Now that’s a bad assumption. There are bankers without an A* at A levels, they’ve obviously been able to handle the ‘information overload’.
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Pulkitmal2001
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(Original post by Solidcommand)
Now that’s a bad assumption. There are bankers without an A* at A levels, they’ve obviously been able to handle the ‘information overload’.
I don’t personally know any that have survived the trade but maybe you do? Of course there are exceptions to everything, I’m just stating that to make a potential applicants life easier, more A*s would be preferable, as they enable better university places. Of course the industry will be different in 5 years time so maybe it will be more lenient? I know that for the past 5-10 years it has been very cut throat.
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randyorton
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(Original post by Pulkitmal2001)
I don’t personally know any that have survived the trade but maybe you do? Of course there are exceptions to everything, I’m just stating that to make a potential applicants life easier, more A*s would be preferable, as they enable better university places. Of course the industry will be different in 5 years time so maybe it will be more lenient? I know that for the past 5-10 years it has been very cut throat.
I don't think you actually have any idea what you're talking about
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(Original post by randyorton)
I don't think you actually have any idea what you're talking about
Really? 25 years banking experience in the family I think I have a pretty good idea of what industry standards are. If you know more please do share
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mnot
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(Original post by randyorton)
I don't think you actually have any idea what you're talking about
I cant verify @pulkitmal2001 but I think there is certainly some truth to his points (and I could see how hes formed these opinions if hes essentially viewing 2nd hand). IB hiring went massively into decline post-2008 and has never picked up to the same levels, employee numbers are still lower. I believe lots of wealth management and trading moved to PE and hedge funds, I think the advisory, M&A, IPOs etc are back to expected levels but this still means theres less places and more people applying then ever so its definitely become cut throat.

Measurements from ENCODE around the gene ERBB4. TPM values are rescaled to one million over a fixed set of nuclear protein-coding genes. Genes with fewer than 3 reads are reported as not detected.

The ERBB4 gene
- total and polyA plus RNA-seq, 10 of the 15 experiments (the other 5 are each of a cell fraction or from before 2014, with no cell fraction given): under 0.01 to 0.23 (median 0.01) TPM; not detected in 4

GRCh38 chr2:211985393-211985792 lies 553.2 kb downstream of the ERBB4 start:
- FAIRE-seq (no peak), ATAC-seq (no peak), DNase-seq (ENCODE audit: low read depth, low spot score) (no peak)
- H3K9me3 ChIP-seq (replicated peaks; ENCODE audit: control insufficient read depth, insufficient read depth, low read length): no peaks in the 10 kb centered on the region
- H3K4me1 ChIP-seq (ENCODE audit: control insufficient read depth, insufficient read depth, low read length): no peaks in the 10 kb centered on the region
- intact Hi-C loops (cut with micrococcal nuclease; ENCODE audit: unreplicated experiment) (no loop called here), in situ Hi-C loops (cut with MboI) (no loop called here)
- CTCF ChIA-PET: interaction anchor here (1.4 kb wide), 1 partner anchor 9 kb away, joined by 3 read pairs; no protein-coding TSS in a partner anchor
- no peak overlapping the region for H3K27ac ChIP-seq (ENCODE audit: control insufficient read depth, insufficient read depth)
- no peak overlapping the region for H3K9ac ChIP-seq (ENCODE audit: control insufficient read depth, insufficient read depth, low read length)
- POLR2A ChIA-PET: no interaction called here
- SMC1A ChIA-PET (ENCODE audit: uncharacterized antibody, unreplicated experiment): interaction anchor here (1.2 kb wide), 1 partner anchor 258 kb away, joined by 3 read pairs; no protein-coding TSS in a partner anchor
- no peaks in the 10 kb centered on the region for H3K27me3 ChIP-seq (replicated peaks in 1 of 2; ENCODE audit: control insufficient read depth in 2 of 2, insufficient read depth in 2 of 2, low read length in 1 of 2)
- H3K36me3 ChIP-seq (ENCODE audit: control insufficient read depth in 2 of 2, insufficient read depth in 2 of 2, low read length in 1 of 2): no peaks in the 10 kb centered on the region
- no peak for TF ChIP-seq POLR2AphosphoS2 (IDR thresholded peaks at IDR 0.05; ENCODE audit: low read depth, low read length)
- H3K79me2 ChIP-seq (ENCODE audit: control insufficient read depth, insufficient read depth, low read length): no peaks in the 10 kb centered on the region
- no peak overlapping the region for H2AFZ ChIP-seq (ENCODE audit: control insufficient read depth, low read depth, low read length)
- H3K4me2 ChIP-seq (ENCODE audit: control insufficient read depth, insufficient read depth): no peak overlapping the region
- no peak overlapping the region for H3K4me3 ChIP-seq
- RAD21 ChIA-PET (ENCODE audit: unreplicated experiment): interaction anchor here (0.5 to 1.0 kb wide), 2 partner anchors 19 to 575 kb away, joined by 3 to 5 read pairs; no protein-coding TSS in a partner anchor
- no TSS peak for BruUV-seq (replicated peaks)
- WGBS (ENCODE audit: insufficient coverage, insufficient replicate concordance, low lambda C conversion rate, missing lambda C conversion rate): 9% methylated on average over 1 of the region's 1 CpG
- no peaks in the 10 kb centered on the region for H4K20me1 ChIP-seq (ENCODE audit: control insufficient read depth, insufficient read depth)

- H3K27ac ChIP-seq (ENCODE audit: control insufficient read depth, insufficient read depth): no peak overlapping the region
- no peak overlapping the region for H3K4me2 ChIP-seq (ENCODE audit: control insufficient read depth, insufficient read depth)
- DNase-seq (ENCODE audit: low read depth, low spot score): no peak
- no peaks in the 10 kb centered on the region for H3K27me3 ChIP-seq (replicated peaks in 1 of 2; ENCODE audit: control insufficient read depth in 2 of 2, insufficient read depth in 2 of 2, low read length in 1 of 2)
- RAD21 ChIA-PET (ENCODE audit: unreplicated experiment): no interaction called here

You can still get into banking without straight A*s and top target school, but the BB is definitely super hard, and if you look at the stats about 75% of graduate places were made up of people with internships which supports what was stated earlier on. People from Bath, Bristol, Nottingham, Manchester, Warwick go into IB every year, but its definitely harder.
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Pulkitmal2001
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(Original post by mnot)
I cant verify @pulkitmal2001 but I think there is certainly some truth to his points (and I could see how hes formed these opinions if hes essentially viewing 2nd hand). IB hiring went massively into decline post-2008 and has never picked up to the same levels, employee numbers are still lower. I believe lots of wealth management and trading moved to PE and hedge funds, I think the advisory, M&A, IPOs etc are back to expected levels but this still means theres less places and more people applying then ever so its definitely become cut throat.

You can still get into banking without straight A*s and top target school, but the BB is definitely super hard, and if you look at the stats about 75% of graduate places were made up of people with internships which supports what was stated earlier on. People from Bath, Bristol, Nottingham, Manchester, Warwick go into IB every year, but its definitely harder.
You certainly know stuff most people don’t know about! Of course you can get in without straight A*s and As and you don’t have to go to Cambridge to be successful but I was trying to say exactly what you’re saying — it just becomes a lot harder especially in today’s world where IB still hasn’t recovered after 2008. Thank you for recognising where I’m coming from!
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RioIBD
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A lot of absolute rubbish in this chat. A-levels results have a minimal impact on spring week applications. Know people with three A*s and not a single interview and people with ABB and multiple offers. Uni prestige, work/voluntary experience, psychometric test ability and interview skills will all have a much greater impact than a-levels. Just get good enough a-levels to get into a target/semi-target.
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Tonu jaan
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(Original post by RioIBD)
A lot of absolute rubbish in this chat. A-levels results have a minimal impact on spring week applications. Know people with three A*s and not a single interview and people with ABB and multiple offers. Uni prestige, work/voluntary experience, psychometric test ability and interview skills will all have a much greater impact than a-levels. Just get good enough a-levels to get into a target/semi-target.
I'm going to take foundation year at either Warwick or Durham, in order to get access to networking and their contacts. I thinks its worth the extra year.